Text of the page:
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I was talking to an old friend who spent one of his college days' summers doing fetch-and-carry work in a paper mill. Although it had been many years ago, he was still in awe of that "big ol' paper machine" and the fact that it took "twelve or thirteen men" to run it.
No more, Tom, I said. I explained how process automation had swept through paper mills--and swept out the hands-on operation of paper machines and other equipment. If he went into a machine room today, he would probably see a couple of people sitting in an air-conditioned booth and looking at computer screens. Now and then, one of them might twiddle a knob a bit or move a slide control a fraction of an inch. Paper is made today by only a mere fraction of the people who once populated machine rooms.
The trend toward fewer employees in our pulp and paper mills started many years ago. It was originally driven by cost and quality. Employees cost money. When computers came along that could adjust various attributes in real time, as opposed to employees monitoring conditions, pulling levers and turning valves, the replacement was inevitable.
Then, employees started costing even more money. Accidents led to lawsuits, higher insurance premiums and absenteeism. Pensions, insurance and other government mandates have pushed the burden on top of employee salaries to nearly 40% in some cases, not counting the risk of employee generated lawsuits. Add to this notification rules about layoffs in the United States and the near impossibility of laying off employees in Europe and you can see why employers look at employees as something to avoid.
Save the date! The Pulp and Paper Industry Reliability and Maintenance conference, sponsored by IDCON and Andritz, will be held March 19-22, 2018 in Raleigh, North Carolina.
So, the drive continues to eliminate employees. What's in the future? We have talked about it here before. Expect centralized control rooms where regionally located expert operators run several machines. At the machine site, there will be only junior level operators with limited responsibilities.
Look for clothing companies to expand their service with expert teams that come in to install new wires and felts. Since they will be experts, they will need fewer hours to do what you have been doing, because they do it every day. They also will not be on your payroll.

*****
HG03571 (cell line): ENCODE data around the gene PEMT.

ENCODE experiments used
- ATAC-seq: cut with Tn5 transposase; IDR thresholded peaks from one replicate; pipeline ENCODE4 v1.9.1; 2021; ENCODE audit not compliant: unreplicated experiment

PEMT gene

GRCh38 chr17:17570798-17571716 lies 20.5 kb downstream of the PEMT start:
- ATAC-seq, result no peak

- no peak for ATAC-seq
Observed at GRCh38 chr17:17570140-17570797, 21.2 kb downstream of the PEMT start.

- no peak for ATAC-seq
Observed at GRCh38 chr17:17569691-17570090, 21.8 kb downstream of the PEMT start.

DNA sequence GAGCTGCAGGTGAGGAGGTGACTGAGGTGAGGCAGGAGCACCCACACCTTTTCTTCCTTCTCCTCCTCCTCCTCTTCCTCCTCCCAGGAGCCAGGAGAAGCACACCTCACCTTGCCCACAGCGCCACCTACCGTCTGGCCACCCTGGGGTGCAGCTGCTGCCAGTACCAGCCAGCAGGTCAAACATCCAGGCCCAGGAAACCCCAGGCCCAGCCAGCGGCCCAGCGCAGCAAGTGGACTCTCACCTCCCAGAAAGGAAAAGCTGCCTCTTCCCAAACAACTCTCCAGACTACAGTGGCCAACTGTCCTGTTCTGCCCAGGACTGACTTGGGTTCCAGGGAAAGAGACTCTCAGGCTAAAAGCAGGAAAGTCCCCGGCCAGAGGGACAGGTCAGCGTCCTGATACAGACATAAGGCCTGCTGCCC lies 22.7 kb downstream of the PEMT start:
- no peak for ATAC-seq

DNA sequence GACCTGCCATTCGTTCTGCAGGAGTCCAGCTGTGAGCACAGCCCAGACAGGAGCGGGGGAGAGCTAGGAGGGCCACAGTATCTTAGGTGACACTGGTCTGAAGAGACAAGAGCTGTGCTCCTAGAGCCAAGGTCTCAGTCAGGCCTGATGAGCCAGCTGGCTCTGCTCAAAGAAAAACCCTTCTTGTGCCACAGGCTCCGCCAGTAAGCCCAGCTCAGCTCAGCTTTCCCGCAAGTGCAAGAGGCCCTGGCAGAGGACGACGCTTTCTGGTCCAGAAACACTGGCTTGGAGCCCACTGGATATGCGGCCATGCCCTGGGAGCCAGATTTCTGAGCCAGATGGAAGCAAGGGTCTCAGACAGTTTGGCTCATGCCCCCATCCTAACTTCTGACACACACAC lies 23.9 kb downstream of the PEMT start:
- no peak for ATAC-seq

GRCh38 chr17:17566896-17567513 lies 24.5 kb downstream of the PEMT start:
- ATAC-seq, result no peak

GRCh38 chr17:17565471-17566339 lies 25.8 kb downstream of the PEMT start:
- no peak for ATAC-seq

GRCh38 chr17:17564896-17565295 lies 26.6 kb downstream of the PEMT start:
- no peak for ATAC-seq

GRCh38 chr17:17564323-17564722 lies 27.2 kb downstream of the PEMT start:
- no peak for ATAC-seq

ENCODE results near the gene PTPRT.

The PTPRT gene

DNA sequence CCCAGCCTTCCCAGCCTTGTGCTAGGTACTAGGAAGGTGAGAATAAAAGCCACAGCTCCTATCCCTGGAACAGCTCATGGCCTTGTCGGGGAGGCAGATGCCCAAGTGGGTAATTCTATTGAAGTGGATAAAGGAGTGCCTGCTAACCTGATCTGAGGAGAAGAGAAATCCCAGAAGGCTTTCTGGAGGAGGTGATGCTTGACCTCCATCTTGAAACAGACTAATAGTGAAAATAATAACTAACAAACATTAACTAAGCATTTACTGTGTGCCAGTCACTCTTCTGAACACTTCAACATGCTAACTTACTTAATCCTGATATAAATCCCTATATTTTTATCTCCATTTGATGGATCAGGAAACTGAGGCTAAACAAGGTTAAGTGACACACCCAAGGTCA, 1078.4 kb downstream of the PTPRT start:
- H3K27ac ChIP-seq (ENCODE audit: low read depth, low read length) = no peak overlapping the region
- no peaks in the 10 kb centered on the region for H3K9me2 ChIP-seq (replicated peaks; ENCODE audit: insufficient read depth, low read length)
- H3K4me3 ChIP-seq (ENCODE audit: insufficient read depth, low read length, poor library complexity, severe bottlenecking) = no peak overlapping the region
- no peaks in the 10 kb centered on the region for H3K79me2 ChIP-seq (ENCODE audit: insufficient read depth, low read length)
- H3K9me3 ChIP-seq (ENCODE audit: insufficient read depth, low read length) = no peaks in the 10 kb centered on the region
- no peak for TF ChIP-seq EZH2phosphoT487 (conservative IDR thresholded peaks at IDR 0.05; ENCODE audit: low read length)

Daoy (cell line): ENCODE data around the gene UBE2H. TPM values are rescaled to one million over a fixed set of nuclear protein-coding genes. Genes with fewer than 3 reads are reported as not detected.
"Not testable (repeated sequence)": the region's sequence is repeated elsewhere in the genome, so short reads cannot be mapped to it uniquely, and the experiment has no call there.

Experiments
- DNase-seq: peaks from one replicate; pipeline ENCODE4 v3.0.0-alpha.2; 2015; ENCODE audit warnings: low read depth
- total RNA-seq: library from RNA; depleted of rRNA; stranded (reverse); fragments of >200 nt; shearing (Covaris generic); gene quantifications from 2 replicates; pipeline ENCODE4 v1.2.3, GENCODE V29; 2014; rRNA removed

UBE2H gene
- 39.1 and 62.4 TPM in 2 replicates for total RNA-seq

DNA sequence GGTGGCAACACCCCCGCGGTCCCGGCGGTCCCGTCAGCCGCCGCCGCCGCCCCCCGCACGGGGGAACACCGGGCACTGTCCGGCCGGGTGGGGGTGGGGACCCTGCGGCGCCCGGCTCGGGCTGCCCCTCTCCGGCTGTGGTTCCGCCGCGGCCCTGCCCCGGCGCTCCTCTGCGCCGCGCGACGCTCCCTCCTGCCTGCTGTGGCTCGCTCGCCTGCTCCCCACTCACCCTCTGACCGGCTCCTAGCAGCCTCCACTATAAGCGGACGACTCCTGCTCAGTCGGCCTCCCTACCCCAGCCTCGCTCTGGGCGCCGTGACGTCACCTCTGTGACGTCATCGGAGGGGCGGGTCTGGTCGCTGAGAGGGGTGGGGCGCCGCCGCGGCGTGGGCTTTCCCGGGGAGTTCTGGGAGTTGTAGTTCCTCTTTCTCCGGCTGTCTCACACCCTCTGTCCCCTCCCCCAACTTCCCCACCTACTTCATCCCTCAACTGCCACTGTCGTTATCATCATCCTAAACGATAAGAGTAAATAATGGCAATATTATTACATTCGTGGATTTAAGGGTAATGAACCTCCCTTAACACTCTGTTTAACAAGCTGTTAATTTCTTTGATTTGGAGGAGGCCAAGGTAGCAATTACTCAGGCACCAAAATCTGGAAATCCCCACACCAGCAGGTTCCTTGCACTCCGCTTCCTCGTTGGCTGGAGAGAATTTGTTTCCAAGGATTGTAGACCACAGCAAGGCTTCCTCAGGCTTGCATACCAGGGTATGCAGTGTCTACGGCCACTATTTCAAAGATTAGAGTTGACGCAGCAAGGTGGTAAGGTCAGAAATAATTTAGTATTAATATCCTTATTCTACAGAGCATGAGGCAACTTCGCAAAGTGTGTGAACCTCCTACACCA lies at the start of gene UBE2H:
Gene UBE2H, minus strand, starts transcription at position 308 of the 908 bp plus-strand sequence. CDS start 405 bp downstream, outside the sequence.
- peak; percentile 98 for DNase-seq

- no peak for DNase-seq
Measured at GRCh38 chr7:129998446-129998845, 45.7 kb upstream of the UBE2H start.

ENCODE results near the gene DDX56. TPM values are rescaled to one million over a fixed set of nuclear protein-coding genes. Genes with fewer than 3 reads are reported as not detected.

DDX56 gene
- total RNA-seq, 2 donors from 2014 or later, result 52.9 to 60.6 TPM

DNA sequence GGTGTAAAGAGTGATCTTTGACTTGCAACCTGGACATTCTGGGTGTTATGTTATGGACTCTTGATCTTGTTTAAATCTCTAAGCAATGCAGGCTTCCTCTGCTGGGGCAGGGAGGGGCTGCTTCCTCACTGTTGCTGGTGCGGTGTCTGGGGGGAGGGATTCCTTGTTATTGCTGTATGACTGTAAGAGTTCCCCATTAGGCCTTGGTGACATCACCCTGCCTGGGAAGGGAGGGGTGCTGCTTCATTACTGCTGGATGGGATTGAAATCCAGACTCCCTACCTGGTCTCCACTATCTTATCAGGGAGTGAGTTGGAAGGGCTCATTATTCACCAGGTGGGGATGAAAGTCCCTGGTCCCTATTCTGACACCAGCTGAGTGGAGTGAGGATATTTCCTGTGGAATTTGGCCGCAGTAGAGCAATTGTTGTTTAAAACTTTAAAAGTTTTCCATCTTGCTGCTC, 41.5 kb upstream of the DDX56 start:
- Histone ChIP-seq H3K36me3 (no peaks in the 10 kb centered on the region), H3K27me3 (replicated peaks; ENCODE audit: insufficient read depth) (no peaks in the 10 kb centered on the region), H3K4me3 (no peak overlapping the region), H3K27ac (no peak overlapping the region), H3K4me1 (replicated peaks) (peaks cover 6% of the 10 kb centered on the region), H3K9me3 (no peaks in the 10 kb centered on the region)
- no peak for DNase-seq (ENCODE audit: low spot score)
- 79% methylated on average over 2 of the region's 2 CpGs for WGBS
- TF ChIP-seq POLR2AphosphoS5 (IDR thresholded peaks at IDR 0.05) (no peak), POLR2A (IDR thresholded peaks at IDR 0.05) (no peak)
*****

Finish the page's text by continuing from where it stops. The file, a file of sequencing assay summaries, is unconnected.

A large labor component persists in maintenance. The day is coming when regional, central maintenance shops, owned by your company or an outside firm, will receive large unit sections from your mill for refurbishment, much like rolls are rebuilt today. This will take more standardization than today, but it is coming.
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What is driving all of this? Two things. The first is the ever more complicated equipment which requires highly trained professionals to operate and maintain. The second is government imposed employee liabilities. From layoff notifications to mandates for time off to take care of newborns, to universal health insurance, the more government mandates, the fewer employees.
Now, don't get me wrong. All of these government protections for employees are good. But companies being what they are, they are going to work very diligently to reduce these costs-- costs that these days frequently only start with the salary. The hidden burden is becoming extraordinarily high.
Productivity improvements have steadily driven industry for decades to make more product with less people. That is how societies achieve a higher standard of living. However, we are moving into a new era now, one where the protection burden afforded employees drives companies to do everything they can to eliminate employees. That's the unintended consequences of a high protection requirement.
For safety this week, less people, on one hand, mean less potential for accidents. On the other hand, those still operating our facilities may have to learn new safety techniques as they interact with robots and other devices.
Be safe and we will talk next week.
Jim Thompson is back again...with a new book on a taboo subject: the personalities in the pulp & paper industry. Jim has written in the past on many subjects based on his four plus decades in the worldwide pulp and paper industry. This new book is packed full of information valuable to the senior member of the industry as well as the recent entrant. A must for every pulp and paper library.
Nip Impressions has been honored for Editorial Excellence by winning a 2016 Tabbie Award!
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